Leaders of the Amazon countries meeting in Brazil this week released the “Belem Declaration,” promising greater regional integration.
The Wildlife Conservation Society (WCS) has built a “canopy bridge” in the Amazon designed specifically to allow endangered and vulnerable primates and other tree-dwelling wildlife to safely cross a highway and reduce collisions with vehicles.
The Wildlife Conservation Society (WCS) released incredible video footage showing hundreds of thousands of baby giant South American river turtles (Podocnemis expansa) recently emerging from nesting beaches along the Guaporé/Inténez River along the border of Brazil and Bolivia.
Researchers with the Wildlife Conservation Society (WCS) announced the results of an international investigation finding that online trade of jaguar parts are openly detectable on multiple online platforms, representing an emerging and serious threat to jaguar populations across the range of this Latin American wildlife icon.
The Wildlife Conservation Society (WCS) will livestream on Sept. 27, 28, and 29th (Tuesday, Wednesday and Thursday) a great wonder of nature, from a river along the border between Brazil and Bolivia as thousands of giant South American river turtles (Podocnemis expansa) gather on sandbanks to lay hundreds of thousands of eggs.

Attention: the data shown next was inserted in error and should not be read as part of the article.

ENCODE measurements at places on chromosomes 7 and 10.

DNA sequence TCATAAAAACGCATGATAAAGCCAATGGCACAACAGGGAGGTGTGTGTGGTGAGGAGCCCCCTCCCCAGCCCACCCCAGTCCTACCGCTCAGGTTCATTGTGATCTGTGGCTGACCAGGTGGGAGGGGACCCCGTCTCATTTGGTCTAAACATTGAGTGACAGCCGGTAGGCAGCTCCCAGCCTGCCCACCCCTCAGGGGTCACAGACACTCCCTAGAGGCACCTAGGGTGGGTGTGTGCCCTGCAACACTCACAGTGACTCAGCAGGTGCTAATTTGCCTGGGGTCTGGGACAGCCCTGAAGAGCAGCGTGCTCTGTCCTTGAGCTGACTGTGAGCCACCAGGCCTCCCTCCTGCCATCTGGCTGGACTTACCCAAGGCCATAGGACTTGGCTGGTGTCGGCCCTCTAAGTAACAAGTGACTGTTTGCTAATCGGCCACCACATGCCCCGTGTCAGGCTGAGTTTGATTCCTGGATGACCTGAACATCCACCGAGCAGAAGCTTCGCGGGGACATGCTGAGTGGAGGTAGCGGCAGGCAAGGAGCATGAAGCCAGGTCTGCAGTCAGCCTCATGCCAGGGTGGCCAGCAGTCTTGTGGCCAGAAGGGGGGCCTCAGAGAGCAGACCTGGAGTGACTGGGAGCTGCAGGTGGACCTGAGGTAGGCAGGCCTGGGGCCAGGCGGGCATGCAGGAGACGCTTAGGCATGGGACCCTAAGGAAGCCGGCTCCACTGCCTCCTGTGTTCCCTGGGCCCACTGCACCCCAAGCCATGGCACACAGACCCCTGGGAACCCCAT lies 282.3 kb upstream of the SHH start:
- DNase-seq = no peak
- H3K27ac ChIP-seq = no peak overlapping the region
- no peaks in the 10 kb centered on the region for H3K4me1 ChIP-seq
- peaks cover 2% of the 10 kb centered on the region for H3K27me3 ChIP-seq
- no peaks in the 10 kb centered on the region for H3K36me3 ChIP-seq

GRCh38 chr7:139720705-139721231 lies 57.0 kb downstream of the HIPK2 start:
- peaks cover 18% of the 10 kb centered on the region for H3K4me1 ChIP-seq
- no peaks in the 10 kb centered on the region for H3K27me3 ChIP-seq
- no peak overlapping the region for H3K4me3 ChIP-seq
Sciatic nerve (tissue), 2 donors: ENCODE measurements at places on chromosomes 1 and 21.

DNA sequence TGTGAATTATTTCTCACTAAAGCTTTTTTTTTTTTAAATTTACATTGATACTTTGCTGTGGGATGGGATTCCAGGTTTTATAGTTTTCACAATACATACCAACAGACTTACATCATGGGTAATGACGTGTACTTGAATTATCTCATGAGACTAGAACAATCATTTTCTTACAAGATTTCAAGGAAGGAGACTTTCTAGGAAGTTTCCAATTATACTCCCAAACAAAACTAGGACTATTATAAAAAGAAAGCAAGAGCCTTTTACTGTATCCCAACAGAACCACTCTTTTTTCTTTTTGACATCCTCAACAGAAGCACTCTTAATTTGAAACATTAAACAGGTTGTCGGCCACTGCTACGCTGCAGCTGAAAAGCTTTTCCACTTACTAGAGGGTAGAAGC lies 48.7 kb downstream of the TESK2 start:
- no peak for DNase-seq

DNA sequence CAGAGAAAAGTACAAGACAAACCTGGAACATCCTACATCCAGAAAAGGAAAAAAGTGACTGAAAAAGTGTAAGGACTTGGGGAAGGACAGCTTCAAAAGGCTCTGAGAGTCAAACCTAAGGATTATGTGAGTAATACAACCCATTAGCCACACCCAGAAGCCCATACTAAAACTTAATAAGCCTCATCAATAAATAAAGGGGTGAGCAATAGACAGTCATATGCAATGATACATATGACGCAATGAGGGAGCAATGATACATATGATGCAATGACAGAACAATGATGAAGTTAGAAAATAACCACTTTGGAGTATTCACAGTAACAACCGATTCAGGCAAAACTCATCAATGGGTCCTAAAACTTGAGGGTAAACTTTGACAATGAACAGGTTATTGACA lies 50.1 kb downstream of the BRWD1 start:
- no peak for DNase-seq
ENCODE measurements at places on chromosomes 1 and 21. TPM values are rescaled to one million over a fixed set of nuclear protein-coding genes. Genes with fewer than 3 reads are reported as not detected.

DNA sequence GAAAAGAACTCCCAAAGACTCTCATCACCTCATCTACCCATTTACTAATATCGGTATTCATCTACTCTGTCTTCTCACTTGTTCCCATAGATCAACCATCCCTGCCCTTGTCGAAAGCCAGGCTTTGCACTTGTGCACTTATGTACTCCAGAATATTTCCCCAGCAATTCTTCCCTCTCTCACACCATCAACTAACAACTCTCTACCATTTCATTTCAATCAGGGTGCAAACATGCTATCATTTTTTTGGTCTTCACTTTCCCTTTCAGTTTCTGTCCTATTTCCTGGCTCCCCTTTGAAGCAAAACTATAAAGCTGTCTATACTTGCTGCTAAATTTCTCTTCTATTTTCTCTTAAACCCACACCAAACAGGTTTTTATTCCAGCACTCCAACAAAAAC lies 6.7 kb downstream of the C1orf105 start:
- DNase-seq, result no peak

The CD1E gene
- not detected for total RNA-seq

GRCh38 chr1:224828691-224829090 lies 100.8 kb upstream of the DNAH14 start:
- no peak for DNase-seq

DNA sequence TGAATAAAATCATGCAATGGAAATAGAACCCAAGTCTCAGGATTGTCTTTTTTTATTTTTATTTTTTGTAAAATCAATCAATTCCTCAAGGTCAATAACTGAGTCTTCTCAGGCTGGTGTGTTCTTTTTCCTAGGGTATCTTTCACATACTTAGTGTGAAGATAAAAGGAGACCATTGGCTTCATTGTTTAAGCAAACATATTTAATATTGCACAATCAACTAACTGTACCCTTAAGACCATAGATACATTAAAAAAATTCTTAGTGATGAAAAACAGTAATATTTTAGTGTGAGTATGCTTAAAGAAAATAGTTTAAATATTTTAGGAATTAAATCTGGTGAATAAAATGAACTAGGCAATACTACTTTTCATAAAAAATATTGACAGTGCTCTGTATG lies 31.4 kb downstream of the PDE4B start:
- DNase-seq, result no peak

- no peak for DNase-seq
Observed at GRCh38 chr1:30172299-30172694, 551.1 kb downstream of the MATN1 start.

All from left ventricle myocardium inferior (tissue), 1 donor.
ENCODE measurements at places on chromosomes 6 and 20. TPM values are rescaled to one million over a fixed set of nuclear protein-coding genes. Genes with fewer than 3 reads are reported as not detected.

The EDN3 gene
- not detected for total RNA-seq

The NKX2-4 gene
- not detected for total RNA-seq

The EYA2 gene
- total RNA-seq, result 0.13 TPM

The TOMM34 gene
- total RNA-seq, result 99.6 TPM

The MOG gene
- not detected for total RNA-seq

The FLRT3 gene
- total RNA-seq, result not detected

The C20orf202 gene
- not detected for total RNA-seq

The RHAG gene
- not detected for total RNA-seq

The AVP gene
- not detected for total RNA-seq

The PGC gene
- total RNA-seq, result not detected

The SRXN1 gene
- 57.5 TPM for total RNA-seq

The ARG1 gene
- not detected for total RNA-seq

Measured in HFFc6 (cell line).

The Wildlife Conservation Society will execute a $12.84 million USD grant from the Global Environment Facility (GEF) to maintain the high conservation status of the Putumayo-Içá river basin in the Amazon, home to some of the richest ecosystems in the world.
The Wildlife Conservation Society (WCS) and the United States Agency for International Development (USAID) are working together to prevent environmental crime in the Amazon of Brazil, Colombia, Ecuador and Peru.
Conservationists have conducted the first comprehensive review of national laws across the range of the jaguar (Panthera onca) to show opportunities for strengthening legal protections of the largest cat species found in the Americas.
WCS scientists working in the vast Amazon Basin have contributed more than 57,000 camera trap images for a new study published in the journal Ecology by an international team of 120 research institutions.
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